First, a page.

Called by Grandkids:
While she never got to meet her grandkids, I have learned that my father and
his siblings would have possibly called her Mormor.
Cleveland, Ohio, USA
Cleveland, Ohio, USA
Hansen and Maren Sofie Olsen
Maren Hansine, Hans Kristian, Johanne, Ole
About: Oline was
born in Fjenneslev, Denmark, just about in the center of Sealand, which is the
large island on the east side of the country which has Copenhagen as the
most-eastern point. Her father owned a farm, Stubbegaard, which he had
inherited from his father, and which was passed on to his eldest son when he
came of age.
At the age of 8, her father died, and so she and her two
elder siblings helped out on the farm. She did not particularly like working on
the farm, so eventually she went to those in their town who could afford to pay
for help, and began to work as a maid, cook, and seamstress. She ended up with
a job with the agriculture minister at the time, and moved with the family to
Fredericksburg, just outside of Copenhagen, and lived there for a few years.
Soon after, her younger brother Hans decided to travel to
America and find his way there. After a short time, Oline followed him,
eventually settling in Chicago doing much the same work she had done in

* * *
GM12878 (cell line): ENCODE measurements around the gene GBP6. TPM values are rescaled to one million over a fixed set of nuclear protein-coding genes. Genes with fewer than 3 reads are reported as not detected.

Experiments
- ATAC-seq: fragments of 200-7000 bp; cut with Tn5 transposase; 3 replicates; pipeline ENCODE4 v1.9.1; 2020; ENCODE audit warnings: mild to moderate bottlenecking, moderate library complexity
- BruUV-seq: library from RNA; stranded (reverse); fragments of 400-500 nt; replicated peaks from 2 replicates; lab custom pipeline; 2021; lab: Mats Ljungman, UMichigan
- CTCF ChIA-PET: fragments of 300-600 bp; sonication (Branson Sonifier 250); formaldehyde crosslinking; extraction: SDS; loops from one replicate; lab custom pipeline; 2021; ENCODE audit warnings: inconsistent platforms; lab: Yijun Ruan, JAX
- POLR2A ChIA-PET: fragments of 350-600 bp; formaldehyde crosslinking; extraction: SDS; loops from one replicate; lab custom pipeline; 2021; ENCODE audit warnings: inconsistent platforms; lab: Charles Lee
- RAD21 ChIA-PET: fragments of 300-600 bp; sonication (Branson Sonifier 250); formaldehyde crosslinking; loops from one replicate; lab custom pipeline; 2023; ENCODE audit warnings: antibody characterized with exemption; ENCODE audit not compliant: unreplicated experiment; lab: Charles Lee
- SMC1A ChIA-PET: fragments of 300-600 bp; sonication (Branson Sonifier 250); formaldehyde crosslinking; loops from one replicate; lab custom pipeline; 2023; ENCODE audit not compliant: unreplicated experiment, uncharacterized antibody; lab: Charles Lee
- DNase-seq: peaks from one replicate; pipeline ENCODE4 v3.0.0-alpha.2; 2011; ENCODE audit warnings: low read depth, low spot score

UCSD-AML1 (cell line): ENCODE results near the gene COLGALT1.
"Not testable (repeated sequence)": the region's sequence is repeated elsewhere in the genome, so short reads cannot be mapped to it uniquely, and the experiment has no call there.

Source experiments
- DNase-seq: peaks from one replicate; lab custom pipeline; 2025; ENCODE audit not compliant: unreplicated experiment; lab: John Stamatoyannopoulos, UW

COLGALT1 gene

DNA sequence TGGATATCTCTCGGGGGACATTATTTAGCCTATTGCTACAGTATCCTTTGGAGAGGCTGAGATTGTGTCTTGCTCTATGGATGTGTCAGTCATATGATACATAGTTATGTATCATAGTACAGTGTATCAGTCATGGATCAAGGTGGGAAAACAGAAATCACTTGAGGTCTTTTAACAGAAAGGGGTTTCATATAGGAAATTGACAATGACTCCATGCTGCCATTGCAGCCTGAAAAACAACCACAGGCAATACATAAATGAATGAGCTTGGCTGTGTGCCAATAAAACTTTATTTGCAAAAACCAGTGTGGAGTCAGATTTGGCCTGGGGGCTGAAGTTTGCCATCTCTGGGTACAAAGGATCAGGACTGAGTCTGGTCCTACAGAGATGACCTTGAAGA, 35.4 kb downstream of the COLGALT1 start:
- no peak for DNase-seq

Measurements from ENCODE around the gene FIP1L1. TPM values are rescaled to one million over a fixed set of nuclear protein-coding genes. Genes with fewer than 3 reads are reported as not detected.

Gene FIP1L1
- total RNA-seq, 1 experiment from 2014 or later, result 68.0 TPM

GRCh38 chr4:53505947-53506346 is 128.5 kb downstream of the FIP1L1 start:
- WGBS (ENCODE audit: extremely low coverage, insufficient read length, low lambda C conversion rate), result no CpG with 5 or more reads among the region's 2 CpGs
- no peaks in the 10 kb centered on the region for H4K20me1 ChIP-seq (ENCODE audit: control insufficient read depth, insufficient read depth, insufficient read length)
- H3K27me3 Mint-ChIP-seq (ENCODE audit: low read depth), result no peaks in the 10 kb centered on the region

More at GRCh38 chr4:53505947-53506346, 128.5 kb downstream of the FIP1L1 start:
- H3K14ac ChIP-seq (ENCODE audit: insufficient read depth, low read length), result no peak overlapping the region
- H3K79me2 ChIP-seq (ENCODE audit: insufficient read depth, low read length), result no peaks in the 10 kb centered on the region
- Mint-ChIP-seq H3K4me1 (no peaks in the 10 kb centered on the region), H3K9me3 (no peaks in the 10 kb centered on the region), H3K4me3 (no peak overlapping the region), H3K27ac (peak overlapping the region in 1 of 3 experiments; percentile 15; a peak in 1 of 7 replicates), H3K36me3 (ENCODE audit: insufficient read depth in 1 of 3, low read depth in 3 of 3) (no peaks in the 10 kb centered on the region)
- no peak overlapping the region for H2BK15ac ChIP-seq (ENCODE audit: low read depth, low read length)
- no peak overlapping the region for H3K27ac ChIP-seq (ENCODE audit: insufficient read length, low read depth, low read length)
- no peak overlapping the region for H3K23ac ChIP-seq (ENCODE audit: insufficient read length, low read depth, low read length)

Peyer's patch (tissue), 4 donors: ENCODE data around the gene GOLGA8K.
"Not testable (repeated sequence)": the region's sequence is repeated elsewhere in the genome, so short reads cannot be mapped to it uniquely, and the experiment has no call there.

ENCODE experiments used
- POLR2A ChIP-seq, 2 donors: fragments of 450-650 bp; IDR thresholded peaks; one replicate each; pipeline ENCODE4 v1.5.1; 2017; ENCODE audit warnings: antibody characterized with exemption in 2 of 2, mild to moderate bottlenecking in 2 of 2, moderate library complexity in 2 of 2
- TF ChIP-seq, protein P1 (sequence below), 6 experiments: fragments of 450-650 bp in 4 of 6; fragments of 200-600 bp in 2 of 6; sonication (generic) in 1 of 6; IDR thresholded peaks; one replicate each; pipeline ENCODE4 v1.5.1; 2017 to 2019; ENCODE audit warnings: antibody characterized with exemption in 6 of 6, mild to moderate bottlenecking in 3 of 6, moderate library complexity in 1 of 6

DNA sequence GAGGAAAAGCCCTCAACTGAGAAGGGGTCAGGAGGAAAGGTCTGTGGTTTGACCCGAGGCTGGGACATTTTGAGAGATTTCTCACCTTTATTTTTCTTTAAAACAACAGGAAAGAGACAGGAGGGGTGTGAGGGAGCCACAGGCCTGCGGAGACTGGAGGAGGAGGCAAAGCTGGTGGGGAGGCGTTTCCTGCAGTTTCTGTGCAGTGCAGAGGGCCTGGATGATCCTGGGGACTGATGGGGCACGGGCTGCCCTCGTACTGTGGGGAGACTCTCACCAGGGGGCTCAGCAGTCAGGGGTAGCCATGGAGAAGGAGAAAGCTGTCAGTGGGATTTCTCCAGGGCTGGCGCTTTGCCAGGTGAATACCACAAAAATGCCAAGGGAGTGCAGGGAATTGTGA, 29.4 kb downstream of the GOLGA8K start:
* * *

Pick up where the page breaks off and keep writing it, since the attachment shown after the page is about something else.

On a trip back to Denmark in 1916, she met another young
Dane traveling back to visit with his family. The two spent much time on board
together, and when a blockade prevented their return to the US for a time, he
sought her out in Fjenneslev, and courted her there. Upon their return to
America, he moved to Cleveland, and she soon followed. They were married
shortly before the end of the war. My grandmother was born about a year later.
Oline had two more children, and made their home comfortable
and happy while Holger built houses. He built the home they lived in, and Oline
cooked, washed, and made clothes. Often their family came to visit or even to
stay for a time. Her brother Hans was fond of stopping by for supper.
Unfortunately, like her father before her, she caught a respiratory ailment,
and in early 1929, it became pneumonia, and she died.
Holger sent his children to live with his younger brother,
and moved them to a new home. He couldn't stand the thought of staying in the
home where she had died.
This blog is maintained by two sisters who have had a life long interest in geneology. Mika writes here mostly about our family (Hansen, Hillinger, Bordewick, Park, etc), and her search for more information. Shannon mostly uses this space as a place to make the many stories written about and by her husband's family (Holly, Walker, Walpole, etc) available to the rest of the family, present and future.
Our blog is named Oh Spusch! mostly because Shannon is bad at naming things. The first post I put up includes a story about the time Walker's great grandfather took his whole family out to see a play and the littlest kept saying "Oh! Spusch!" No one ever figured out what she meant by that.